Mark Williams, Member of Parliament for Ceredigion, has welcomed the drop in the number of people who suffer from mental health problems being held in custody suites in the Dyfed-Powys Police area, but expressed concern about the decreasing level of support available to those who suffer from mental ill health.
The figures, which were obtained under a Freedom of Information request, showed that the number of those held in Dyfed-Powys custody suites due to mental ill health in the police area dropped from 194 in 2011 to 58 in 2015.
In Ceredigion this has seen a drop from 37 in 2011 to 15 in 2015.
Mark said “I welcome the drop in the number of people being held in ‘custody suites’ in the Dyfed-Powys Police area. However, any number of people being held in police cells due to a lack of mental health services is a serious worry. This seems to still be a particular problem in Pembrokeshire and Ceredigion.
“While there have been a noticeable decline in the use of police cells to hold those suffering from mental ill health, the decline has been steeper in some other parts of the Dyfed-Powys Police area than Ceredigion – access to mental health services likely playing a large part in this.
“In Aberystwyth, for example, we have seen the closure of the Afallon Ward at Bronglais Hospital due to staffing problems, which has seen Ceredigion lose its dedicated ward for those suffering from serious mental ill health. This is something that I raised serious concern about at the time, and I have been approached by a number of constituents who have said that the support services that they need are no longer available.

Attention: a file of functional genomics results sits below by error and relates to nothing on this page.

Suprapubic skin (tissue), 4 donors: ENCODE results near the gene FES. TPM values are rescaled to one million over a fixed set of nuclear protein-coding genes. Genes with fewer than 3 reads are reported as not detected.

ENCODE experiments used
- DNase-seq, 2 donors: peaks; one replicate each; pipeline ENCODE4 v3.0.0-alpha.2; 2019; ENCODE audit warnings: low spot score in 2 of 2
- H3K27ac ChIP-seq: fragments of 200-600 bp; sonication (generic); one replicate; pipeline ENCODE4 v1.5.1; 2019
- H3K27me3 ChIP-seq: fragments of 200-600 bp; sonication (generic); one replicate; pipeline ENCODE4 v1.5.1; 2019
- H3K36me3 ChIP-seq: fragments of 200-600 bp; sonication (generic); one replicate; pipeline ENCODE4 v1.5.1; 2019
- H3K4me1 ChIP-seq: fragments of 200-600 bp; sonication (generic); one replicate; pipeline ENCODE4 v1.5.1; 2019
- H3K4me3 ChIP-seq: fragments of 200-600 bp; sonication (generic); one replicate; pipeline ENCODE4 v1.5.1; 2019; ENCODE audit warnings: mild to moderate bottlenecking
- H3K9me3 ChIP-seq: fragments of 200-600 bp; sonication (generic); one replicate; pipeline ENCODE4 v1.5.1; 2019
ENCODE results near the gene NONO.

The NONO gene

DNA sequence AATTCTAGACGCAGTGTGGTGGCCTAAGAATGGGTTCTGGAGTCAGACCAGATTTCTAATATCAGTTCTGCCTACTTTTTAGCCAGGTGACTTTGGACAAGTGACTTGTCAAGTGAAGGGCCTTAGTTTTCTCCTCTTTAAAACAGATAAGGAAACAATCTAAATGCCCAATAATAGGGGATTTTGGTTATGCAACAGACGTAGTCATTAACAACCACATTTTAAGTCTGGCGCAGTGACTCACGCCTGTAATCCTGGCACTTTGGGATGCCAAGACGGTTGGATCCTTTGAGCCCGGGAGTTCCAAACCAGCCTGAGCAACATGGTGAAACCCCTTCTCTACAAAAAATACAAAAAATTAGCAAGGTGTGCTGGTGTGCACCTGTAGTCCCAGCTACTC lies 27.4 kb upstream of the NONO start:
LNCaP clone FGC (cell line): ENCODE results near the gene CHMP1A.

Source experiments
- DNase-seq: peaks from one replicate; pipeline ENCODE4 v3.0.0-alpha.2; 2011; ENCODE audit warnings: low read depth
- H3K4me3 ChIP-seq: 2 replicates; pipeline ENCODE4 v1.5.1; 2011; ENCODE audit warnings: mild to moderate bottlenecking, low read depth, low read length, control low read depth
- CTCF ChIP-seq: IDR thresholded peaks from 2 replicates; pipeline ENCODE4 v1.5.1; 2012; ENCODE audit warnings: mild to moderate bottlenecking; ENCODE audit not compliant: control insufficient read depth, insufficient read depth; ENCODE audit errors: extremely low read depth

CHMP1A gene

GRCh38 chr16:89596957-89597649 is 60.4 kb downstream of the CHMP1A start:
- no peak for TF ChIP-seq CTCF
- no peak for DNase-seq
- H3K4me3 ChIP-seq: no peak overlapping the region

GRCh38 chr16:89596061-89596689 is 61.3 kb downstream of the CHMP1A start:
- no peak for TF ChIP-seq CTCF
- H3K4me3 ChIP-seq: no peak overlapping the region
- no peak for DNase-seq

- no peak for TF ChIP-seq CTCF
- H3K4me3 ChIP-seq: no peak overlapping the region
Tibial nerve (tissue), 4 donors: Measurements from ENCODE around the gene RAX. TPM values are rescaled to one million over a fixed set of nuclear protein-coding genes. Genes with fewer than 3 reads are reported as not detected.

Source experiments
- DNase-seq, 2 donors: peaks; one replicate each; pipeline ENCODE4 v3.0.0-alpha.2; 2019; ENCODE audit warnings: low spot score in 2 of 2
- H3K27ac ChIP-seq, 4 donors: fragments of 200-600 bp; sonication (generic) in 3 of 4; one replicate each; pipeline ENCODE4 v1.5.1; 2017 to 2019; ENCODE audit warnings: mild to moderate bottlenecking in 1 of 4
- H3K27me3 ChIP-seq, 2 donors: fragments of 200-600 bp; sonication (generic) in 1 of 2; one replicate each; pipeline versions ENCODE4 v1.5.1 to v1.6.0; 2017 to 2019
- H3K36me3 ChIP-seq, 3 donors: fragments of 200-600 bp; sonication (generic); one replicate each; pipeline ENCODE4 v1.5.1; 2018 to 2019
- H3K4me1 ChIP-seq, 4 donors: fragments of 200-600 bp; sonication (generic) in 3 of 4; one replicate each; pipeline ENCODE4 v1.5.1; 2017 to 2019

“For many of these people, they are often forced to make the long and difficult journey to Glangwili Hospital in Carmarthen or the Prince Philip Hospital in Llanelli to receive support, taking them away from their families who often provide vital additional support.
“With news that the Afallon ward is likely to be turned into a general ward at the hospital and not be retained as a ward for those suffering from serious mental ill health, there is real worry that those in our community who need support will continue to be failed.”